Diamond Lake – English Peak Revisited

Marble Mountain Wilderness

Hike 14 from Conifer Country

I first visited this area in 2004 when my friend Jay and I attempted an ambitious loop starting from the Wooley Creek Trailhead, to the headwaters at Wooley Lake, back to Hancock Lake, and then laboring along the non-existent trail on Steinacher Ridge back to our car. This was the first major hike I took in the Marble Mountain Wilderness and my encounter with Pacific silver fir (Abies amabilis) around the Diamond Lake – English Peak region inspired the writing of my first book, Conifer Country.

Since 2004, I have returned three more times. The second was in 2007 while getting serious about writing Conifer Country. The third was in 2009 on my first thru-hike of the Bigfoot Trail, and most recently in 2019 surveying and mapping the silver fir for the Klamath National Forest. While 15 years is not that long, major shifts have occurred in the headwaters of the North Fork Salmon River. Three different fires have moved through the area , new pathogens like the Balsam woolly adelgid (Adelges piceae) have discovered California’s firs, and the climate has continued to get warmer. Technology has changed too with improvements in digital camera technology.

What follows are some before and after pictures from a selection of these trips. Long live the Klamath Mountain Conifers

This Douglas-fir has always stood out to me. It grows around 3100 feet in the lower reaches of the trail. The 2017 Wallowa fire burned the lower bark but the tree is still thriving. It has a 26′ circumference and stands 221′ tall for a total of 550 points.
This incense-cedar is probably the second largest in California with a circumference of 27′ and standing 141′ tall for a total of 483 AF Points.
The climb from English Lake to the Diamond Lake basin includes this epic view. Notice the results of the 2017 Wallow Fire below the highest summit in the image.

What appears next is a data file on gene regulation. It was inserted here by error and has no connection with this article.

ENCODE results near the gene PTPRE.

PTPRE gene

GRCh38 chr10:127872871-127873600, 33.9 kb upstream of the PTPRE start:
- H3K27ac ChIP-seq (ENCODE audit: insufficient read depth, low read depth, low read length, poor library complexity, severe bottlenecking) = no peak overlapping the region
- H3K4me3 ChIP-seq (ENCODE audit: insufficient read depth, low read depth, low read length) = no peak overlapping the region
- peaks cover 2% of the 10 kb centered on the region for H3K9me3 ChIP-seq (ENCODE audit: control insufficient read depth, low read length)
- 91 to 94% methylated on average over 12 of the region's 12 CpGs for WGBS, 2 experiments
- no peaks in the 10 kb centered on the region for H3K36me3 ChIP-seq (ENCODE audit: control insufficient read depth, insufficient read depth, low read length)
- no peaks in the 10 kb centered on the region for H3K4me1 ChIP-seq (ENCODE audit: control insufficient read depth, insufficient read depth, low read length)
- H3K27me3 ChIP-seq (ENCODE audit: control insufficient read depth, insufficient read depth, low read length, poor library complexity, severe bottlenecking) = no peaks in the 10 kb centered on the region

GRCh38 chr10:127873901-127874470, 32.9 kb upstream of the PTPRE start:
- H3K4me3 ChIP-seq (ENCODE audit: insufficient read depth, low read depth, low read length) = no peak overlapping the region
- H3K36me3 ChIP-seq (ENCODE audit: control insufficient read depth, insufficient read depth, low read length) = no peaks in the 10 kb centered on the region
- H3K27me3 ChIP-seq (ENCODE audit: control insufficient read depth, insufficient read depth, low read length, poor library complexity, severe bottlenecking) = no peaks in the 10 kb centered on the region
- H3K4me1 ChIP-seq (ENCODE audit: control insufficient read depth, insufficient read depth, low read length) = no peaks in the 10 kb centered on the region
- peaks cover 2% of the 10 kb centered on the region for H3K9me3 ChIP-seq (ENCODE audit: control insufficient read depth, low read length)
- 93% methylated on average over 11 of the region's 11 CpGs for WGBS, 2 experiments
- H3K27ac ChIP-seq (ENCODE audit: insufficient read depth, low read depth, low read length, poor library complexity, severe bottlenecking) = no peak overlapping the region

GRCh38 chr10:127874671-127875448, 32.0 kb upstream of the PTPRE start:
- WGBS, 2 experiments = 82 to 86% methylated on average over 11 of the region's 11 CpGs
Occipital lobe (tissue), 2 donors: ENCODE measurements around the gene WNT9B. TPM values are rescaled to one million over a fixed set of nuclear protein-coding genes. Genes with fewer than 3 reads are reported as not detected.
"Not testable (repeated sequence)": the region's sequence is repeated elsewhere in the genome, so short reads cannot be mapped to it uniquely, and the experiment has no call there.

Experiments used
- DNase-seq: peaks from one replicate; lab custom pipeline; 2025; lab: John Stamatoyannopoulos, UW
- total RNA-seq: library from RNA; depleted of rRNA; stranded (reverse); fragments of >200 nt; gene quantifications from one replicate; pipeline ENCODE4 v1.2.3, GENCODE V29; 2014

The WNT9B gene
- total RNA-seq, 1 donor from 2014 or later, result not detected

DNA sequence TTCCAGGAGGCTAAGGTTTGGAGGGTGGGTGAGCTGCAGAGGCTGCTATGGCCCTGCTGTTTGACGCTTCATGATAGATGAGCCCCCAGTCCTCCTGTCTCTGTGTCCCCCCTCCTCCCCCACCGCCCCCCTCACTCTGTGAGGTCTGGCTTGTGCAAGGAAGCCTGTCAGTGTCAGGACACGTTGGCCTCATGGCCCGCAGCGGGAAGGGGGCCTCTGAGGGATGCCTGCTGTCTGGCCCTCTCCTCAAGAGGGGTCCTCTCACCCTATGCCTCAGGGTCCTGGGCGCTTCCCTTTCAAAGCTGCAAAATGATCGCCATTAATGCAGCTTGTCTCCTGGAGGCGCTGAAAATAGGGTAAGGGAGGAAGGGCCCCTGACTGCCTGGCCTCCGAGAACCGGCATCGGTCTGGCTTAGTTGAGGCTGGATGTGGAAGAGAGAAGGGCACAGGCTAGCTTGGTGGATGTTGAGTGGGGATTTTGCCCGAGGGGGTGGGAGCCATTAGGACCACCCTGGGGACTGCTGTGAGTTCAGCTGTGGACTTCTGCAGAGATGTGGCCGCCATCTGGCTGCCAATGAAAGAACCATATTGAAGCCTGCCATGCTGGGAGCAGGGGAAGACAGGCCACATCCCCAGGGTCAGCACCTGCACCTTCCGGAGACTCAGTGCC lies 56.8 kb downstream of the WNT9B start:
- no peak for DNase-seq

Along the ridgeline between Toms Lake and English Peak, the view between the mountain hemlocks has not changed much, minus the Wallow Fire burning the montane chaparral behind me. My pack has gotten smaller with age too.
From the English Peak lookout, the fire damage is much more dramatic. The unnamed peak, in the right foreground, has seen multiple fires over the pas 15 years and now no forest remains.
The most dramatic fire destruction is seen south of the lookout toward the Chimney Peak – Tom Taylor Meadow area. Here, the Wallow Fire engulfed most of the white fir forests of the higher elevations and the ponderosa – sugar pine forests of the mid-elevations.

11 Replies to “Diamond Lake – English Peak Revisited”

  1. I love the repeat photography. And that 2004 trip must have been epic. I gather that even then the Steinacher Ridge trail was a little hard to find?
    A few quibbles with your descriptions: The 2017 fire was Wallow, not Wallowa; and the view from English Peak can’t be of Tanner Peak, as Tanner is about 8 miles to the southeast, and if that’s English Lake on the left, you’re looking northeast down the North Fork Salmon.

    1. Thanks Jeff. That 2004 hike was life changing in both good and bad ways. Steinacher was bad then and apparently worse now. Thanks for the corrections. Not sure what that peak is in the foreground I called Tanner, I guess unnamed. I’ll change it.

  2. Excellent post. I was wondering if you’ve ever visited and calculated points for the large cedars in the meadow below Little Elk Lake in the MM Wild?

  3. Enjoyed the post and photos! “My pack has gotten smaller with age too.” That certainly resonates with me! Barely backpacked for a while mid-career, but returning to it in 2013 (hiking the JMT) it was a pleasant surprise to learn how much equipment has improved, getting lighter & better.

  4. Love the repeat photography, Michael! It says it all. To me, it’s a loss, some may disagree. Time is a measurement in itself! Long live the Klamath Mountains!

  5. I thought it was very hard just to horse pack in there almost a decade ago from Mule Bridge to Hancock Lake.. it would be an incredibly hard hike for sure. But I can tell you crossing the mule Bridge on top of I my horse I kept thinking it would be a bad time for a horse to spook. Wonderful pictures..

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